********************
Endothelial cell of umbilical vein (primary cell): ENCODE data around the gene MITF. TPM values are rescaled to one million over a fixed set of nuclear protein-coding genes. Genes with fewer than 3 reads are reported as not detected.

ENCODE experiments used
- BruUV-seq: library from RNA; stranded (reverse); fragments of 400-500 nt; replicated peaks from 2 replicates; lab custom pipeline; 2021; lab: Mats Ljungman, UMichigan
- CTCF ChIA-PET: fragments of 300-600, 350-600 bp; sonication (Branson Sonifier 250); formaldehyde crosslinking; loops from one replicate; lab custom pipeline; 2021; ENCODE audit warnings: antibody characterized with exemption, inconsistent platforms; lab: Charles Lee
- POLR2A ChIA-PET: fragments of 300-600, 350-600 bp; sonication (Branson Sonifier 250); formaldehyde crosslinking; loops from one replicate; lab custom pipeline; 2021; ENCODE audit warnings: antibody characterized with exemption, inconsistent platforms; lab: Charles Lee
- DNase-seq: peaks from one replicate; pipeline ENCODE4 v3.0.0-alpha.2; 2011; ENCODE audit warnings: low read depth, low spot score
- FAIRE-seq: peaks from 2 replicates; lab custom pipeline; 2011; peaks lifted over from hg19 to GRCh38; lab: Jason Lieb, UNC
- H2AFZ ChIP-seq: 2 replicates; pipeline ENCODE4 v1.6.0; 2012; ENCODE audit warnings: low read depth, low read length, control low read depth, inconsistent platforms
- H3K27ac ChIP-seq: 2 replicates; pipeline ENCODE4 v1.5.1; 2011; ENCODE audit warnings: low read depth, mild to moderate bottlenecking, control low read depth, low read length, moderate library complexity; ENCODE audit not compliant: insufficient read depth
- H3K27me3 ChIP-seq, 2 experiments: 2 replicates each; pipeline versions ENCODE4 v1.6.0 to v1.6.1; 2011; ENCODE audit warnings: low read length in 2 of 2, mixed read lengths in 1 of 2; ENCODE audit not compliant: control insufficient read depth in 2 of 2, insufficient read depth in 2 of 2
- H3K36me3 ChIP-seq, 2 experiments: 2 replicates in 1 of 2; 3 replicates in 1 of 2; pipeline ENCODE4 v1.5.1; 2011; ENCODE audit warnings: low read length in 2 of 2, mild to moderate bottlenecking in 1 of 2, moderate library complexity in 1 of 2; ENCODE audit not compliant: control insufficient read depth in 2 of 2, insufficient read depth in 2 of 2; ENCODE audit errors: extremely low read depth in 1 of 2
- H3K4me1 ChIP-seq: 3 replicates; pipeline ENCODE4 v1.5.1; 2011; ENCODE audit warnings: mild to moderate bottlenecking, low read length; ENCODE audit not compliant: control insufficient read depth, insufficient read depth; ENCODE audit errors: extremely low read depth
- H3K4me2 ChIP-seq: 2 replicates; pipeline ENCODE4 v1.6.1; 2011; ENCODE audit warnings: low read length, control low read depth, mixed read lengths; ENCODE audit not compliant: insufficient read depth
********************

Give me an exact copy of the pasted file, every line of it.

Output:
Endothelial cell of umbilical vein (primary cell): ENCODE data around the gene MITF. TPM values are rescaled to one million over a fixed set of nuclear protein-coding genes. Genes with fewer than 3 reads are reported as not detected.

ENCODE experiments used
- BruUV-seq: library from RNA; stranded (reverse); fragments of 400-500 nt; replicated peaks from 2 replicates; lab custom pipeline; 2021; lab: Mats Ljungman, UMichigan
- CTCF ChIA-PET: fragments of 300-600, 350-600 bp; sonication (Branson Sonifier 250); formaldehyde crosslinking; loops from one replicate; lab custom pipeline; 2021; ENCODE audit warnings: antibody characterized with exemption, inconsistent platforms; lab: Charles Lee
- POLR2A ChIA-PET: fragments of 300-600, 350-600 bp; sonication (Branson Sonifier 250); formaldehyde crosslinking; loops from one replicate; lab custom pipeline; 2021; ENCODE audit warnings: antibody characterized with exemption, inconsistent platforms; lab: Charles Lee
- DNase-seq: peaks from one replicate; pipeline ENCODE4 v3.0.0-alpha.2; 2011; ENCODE audit warnings: low read depth, low spot score
- FAIRE-seq: peaks from 2 replicates; lab custom pipeline; 2011; peaks lifted over from hg19 to GRCh38; lab: Jason Lieb, UNC
- H2AFZ ChIP-seq: 2 replicates; pipeline ENCODE4 v1.6.0; 2012; ENCODE audit warnings: low read depth, low read length, control low read depth, inconsistent platforms
- H3K27ac ChIP-seq: 2 replicates; pipeline ENCODE4 v1.5.1; 2011; ENCODE audit warnings: low read depth, mild to moderate bottlenecking, control low read depth, low read length, moderate library complexity; ENCODE audit not compliant: insufficient read depth
- H3K27me3 ChIP-seq, 2 experiments: 2 replicates each; pipeline versions ENCODE4 v1.6.0 to v1.6.1; 2011; ENCODE audit warnings: low read length in 2 of 2, mixed read lengths in 1 of 2; ENCODE audit not compliant: control insufficient read depth in 2 of 2, insufficient read depth in 2 of 2
- H3K36me3 ChIP-seq, 2 experiments: 2 replicates in 1 of 2; 3 replicates in 1 of 2; pipeline ENCODE4 v1.5.1; 2011; ENCODE audit warnings: low read length in 2 of 2, mild to moderate bottlenecking in 1 of 2, moderate library complexity in 1 of 2; ENCODE audit not compliant: control insufficient read depth in 2 of 2, insufficient read depth in 2 of 2; ENCODE audit errors: extremely low read depth in 1 of 2
- H3K4me1 ChIP-seq: 3 replicates; pipeline ENCODE4 v1.5.1; 2011; ENCODE audit warnings: mild to moderate bottlenecking, low read length; ENCODE audit not compliant: control insufficient read depth, insufficient read depth; ENCODE audit errors: extremely low read depth
- H3K4me2 ChIP-seq: 2 replicates; pipeline ENCODE4 v1.6.1; 2011; ENCODE audit warnings: low read length, control low read depth, mixed read lengths; ENCODE audit not compliant: insufficient read depth